Might FTIR hair analysis proof the existence of Santa Claus?

Ok we know: Not everyone believes in Santa.

But, late on Christmas Eve, I heard sleigh bells ring and a rustling on our roof. The very next day, I found white hair strands at the roof, that looked suspiciously like Santa’s beard hair. Did Father Christmas pay us a visit? Did the hair come from someone else, or worse, was it from a fake Santa’s beard?!

To unravel this mystery, I set out on a quest for clues. And what could be better suited for this than FTIR spectroscopy?

Is it from Santa?

Hair analysis by FTIR is nothing unusual

In forensic science, infrared spectroscopy is traditionally used to identify hair or other fibers. And as I felt like a little bit of a forensic scientist myself in this case, I used the ALPHA II in ATR mode for this special analysis. The measurement only took a few moments and a comparison with our spectral libraries showed several possible hits (see image below)

So let’s see who our possible suspects are!

Unconventional FTIR hair analysis comparing Santa hair with other hairs and fibers.
FTIR spectra of hair sample (black), human and cat hair (blue and green) and modacrylic fiber (red).
Fake Santa wig

In red we see a spectra of modacrylic fiber. This synthetic copolymer is commonly used in artificial wigs because it is very durable, non-allergenic, and most importantly very lifelike. That the hair could theoretically stem from a fake beard is not entirely implausible.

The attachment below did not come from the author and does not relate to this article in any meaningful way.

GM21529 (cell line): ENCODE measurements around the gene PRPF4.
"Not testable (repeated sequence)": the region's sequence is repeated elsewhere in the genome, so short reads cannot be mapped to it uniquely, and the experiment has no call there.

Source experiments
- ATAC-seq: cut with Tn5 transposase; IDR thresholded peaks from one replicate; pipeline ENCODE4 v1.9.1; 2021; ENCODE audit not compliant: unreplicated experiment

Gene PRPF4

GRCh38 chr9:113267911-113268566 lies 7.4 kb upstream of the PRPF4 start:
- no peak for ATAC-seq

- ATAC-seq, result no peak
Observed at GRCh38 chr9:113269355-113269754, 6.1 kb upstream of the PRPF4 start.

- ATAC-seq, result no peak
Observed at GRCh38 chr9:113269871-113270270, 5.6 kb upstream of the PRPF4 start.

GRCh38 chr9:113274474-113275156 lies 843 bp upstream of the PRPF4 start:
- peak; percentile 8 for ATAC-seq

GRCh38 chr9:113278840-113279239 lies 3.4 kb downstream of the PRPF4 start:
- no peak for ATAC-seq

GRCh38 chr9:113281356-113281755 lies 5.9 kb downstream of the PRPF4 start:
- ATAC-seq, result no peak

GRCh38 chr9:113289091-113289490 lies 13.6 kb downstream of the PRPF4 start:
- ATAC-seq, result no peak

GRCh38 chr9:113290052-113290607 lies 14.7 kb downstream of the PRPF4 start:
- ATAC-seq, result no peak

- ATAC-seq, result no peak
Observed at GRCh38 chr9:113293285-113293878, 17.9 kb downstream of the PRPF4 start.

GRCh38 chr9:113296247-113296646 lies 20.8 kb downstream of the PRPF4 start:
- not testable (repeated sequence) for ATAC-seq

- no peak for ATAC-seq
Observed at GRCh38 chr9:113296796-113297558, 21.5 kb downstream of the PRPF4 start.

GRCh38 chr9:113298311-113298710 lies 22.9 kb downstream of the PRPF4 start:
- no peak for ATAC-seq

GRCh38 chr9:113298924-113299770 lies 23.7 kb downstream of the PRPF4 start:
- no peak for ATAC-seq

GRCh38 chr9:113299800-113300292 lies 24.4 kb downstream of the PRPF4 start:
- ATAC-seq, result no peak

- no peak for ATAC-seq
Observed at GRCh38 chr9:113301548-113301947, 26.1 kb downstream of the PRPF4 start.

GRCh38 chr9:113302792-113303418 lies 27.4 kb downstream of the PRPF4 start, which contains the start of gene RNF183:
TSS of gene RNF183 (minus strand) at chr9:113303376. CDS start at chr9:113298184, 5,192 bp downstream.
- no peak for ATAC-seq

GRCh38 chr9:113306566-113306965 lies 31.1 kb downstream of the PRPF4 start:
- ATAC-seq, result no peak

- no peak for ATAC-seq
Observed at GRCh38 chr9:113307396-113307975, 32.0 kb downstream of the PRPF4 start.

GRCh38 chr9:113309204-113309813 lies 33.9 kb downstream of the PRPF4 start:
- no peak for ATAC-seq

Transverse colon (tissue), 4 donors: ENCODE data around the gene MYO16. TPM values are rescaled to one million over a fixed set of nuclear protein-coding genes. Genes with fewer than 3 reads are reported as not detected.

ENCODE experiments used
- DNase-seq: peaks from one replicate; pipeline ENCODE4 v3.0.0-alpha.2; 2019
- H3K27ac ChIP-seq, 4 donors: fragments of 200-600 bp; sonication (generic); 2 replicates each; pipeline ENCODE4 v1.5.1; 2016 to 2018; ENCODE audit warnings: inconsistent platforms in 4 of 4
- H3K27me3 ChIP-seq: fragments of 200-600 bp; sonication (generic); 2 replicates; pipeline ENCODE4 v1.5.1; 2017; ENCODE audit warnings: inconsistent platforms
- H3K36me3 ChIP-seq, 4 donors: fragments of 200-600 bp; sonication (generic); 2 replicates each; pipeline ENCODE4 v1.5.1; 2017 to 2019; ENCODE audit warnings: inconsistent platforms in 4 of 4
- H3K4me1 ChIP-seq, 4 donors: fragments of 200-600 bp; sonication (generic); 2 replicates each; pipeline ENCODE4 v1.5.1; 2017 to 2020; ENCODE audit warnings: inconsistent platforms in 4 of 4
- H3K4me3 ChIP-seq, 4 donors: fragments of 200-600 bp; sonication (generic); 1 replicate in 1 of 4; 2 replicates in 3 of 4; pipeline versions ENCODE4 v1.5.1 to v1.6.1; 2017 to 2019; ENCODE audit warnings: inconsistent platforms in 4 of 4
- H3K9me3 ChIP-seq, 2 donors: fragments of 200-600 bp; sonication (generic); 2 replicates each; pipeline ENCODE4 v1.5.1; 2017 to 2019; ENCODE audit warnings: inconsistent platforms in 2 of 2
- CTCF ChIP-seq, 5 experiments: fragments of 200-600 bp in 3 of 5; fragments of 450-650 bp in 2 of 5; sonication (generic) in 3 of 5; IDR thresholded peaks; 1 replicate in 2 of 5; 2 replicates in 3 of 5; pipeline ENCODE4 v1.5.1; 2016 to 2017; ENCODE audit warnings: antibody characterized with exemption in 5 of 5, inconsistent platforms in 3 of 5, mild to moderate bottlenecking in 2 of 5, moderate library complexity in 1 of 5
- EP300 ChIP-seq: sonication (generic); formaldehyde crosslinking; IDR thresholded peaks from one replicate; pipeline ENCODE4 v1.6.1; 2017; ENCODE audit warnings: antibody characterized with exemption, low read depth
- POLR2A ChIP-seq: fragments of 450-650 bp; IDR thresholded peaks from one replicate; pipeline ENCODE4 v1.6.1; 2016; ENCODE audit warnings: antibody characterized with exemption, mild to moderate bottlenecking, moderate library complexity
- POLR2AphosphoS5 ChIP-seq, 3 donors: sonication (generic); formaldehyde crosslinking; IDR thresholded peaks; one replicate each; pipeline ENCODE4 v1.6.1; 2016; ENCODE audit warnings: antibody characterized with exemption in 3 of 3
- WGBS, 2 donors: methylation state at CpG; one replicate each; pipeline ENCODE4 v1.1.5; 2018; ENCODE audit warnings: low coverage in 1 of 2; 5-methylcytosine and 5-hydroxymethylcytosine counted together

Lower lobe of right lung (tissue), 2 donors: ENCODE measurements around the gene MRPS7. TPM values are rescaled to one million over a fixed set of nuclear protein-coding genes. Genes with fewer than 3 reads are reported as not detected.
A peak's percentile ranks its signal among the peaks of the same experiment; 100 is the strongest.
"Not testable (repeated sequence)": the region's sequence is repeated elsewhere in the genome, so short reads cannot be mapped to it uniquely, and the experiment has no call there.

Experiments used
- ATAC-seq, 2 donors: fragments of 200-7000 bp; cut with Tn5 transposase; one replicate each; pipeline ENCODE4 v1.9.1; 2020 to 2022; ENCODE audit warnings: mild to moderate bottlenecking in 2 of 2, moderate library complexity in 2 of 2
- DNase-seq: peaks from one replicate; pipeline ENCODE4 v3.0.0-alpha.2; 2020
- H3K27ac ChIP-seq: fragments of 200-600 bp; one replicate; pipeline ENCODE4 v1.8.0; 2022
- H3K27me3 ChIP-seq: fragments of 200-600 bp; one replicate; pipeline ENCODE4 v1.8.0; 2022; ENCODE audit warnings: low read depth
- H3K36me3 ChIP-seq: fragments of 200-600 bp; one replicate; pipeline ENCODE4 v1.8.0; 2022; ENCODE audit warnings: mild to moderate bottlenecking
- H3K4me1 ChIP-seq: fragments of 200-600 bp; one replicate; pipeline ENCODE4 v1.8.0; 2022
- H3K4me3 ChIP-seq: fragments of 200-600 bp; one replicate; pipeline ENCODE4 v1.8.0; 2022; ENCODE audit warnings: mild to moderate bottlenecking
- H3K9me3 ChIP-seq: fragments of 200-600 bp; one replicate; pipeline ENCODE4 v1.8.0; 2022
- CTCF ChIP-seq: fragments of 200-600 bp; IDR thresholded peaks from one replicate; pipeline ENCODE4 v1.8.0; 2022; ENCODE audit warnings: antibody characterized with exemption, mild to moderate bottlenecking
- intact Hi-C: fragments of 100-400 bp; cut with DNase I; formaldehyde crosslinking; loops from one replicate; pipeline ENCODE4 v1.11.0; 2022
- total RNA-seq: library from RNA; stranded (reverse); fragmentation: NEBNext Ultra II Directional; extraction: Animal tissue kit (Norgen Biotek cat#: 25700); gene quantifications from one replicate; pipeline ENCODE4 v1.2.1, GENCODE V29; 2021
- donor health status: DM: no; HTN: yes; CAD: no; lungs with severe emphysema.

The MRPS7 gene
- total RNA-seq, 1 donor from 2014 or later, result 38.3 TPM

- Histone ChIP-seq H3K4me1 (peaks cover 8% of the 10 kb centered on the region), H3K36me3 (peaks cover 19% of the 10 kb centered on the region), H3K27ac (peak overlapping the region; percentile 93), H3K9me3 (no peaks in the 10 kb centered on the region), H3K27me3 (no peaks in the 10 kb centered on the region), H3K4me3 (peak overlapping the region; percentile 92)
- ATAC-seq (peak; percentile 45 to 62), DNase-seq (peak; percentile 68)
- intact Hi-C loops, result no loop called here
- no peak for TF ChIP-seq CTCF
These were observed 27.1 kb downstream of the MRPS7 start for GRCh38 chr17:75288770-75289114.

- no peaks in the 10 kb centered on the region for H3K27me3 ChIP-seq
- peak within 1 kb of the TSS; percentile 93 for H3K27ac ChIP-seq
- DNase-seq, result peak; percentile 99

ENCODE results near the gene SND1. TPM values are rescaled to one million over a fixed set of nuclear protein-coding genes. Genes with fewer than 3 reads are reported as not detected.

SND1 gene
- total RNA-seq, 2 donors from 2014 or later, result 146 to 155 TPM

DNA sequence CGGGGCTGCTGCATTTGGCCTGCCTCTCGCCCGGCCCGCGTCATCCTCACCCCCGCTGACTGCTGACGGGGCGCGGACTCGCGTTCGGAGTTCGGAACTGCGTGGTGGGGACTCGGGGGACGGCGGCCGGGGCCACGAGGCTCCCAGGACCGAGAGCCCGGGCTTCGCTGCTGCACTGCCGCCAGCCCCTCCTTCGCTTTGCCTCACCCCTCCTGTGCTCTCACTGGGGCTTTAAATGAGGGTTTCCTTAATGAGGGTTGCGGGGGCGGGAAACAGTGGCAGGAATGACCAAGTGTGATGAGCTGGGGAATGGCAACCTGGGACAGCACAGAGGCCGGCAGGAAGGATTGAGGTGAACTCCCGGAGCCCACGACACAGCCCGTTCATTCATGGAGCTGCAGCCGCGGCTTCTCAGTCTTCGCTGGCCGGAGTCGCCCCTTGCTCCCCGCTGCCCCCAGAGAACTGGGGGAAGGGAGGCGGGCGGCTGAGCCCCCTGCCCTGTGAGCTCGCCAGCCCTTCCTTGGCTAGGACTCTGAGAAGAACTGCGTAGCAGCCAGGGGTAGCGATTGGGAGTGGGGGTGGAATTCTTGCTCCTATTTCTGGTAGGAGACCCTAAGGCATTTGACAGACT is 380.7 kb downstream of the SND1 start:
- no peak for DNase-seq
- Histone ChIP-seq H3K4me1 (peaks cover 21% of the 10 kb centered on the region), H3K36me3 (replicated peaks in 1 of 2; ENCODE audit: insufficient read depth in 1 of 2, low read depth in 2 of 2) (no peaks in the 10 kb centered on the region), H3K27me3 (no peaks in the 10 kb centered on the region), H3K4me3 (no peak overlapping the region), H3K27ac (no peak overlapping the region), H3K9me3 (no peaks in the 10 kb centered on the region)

These days, many ‚false‘ Santa’s roam around in shopping malls and Christmas markets. However, when we take a closer look at the spectrum, differences emerge compared to our sample. For instance, the analyzed sample lacks the pronounced peak at 2260 cm-1, which corresponds to the C≡N stretching vibration. Thus we can rule out the fake Santa as a suspect. Besides, what could someone except Santa be doing on our roof at night anyway?“

Human and cat hair

The data comparison also flagged human and cat hair as possible hits. In fact both would be very likely. My dad has a white beard and actually bears a suspicious resemblance to Santa. And we also have a white cat, Porthos, who really enjoys climbing around on the roof.

When comparing the human and cat hair with our sample, we see clear similarities. Natural hair mainly consists of proteins. Amide bands are a typical indicator for these proteins and are observed in the region of 1500 to 1700 cm-1 in the spectrum. Bands in the region of 2800 to 3000 cm⁻¹ are associated with C-H stretching vibrations.

They can provide information about the hydrocarbon chains in lipids and proteins. Bands in the region of 1000 to 1300 cm⁻¹ are associated with C-O stretching vibrations in carbohydrates and the O-H bending vibration in water.

Unconventional FTIR hair analysis was helping in identifying the hair of Santa.
Identity parade of suspects. From left to right: Fake Santa, Porthos the cat, Real Santa and my dad.

But wait!

Have you noticed the one straddling difference in the spectra? The shape of the peak at 2940 cm-1! It shows a clearly recognizable Christmas tree shape!

If that’s not proof that Santa Claus visited us – I don’t know what could be!


In conclusion, the ALPHA II effectively differentiates the real Santa’s beard from potential imitations or other natural hair. By ruling out synthetic fibers, it suggests human and cat hair as likely sources of the hair found on our roof. The distinctive Christmas tree shape in the spectra however could be used to confirm that it was Santa who visited our house late on Christmas Eve.

As you can see, the ALPHA II proves invaluable even for the most unconventional forensic inquiries.

Would you like to know more about artificial vs. natural hair and fibers? Go ahead and read our blog article about counterfeit textile characterization: